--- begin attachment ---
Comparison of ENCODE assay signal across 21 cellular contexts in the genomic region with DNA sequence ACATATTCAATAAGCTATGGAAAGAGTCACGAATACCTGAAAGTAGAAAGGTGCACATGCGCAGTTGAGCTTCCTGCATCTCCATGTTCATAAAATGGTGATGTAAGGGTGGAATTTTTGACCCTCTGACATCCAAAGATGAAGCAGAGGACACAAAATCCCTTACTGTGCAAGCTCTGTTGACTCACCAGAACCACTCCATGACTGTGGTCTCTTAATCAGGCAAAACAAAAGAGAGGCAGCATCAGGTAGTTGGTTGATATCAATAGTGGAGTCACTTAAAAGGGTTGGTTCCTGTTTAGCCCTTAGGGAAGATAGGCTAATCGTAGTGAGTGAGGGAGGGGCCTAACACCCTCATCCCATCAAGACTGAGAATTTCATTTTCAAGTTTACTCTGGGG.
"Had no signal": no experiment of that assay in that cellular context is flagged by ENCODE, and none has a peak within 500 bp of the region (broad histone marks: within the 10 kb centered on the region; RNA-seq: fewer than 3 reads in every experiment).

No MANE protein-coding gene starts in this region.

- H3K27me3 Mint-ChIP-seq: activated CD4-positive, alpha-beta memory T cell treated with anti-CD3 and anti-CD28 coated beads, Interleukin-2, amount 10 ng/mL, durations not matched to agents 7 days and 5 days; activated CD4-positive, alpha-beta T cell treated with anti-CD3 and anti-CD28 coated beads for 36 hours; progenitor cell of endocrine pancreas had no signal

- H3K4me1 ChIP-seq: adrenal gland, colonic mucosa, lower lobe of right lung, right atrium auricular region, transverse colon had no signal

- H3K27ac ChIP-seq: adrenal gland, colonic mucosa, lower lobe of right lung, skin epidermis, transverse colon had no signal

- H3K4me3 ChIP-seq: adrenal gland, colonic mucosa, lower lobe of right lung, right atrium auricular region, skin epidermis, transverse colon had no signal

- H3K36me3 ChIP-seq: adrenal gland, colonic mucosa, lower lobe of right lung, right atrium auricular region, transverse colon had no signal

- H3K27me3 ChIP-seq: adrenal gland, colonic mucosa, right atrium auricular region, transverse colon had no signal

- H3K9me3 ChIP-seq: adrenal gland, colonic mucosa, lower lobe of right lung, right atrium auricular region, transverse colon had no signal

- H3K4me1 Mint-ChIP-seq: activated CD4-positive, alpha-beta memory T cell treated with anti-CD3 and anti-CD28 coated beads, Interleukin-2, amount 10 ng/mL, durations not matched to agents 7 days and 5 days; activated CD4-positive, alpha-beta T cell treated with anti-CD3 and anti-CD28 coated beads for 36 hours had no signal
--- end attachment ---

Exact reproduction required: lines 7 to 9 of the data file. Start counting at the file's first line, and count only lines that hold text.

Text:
- H3K4me3 ChIP-seq: adrenal gland, colonic mucosa, lower lobe of right lung, right atrium auricular region, skin epidermis, transverse colon had no signal

- H3K36me3 ChIP-seq: adrenal gland, colonic mucosa, lower lobe of right lung, right atrium auricular region, transverse colon had no signal

- H3K27me3 ChIP-seq: adrenal gland, colonic mucosa, right atrium auricular region, transverse colon had no signal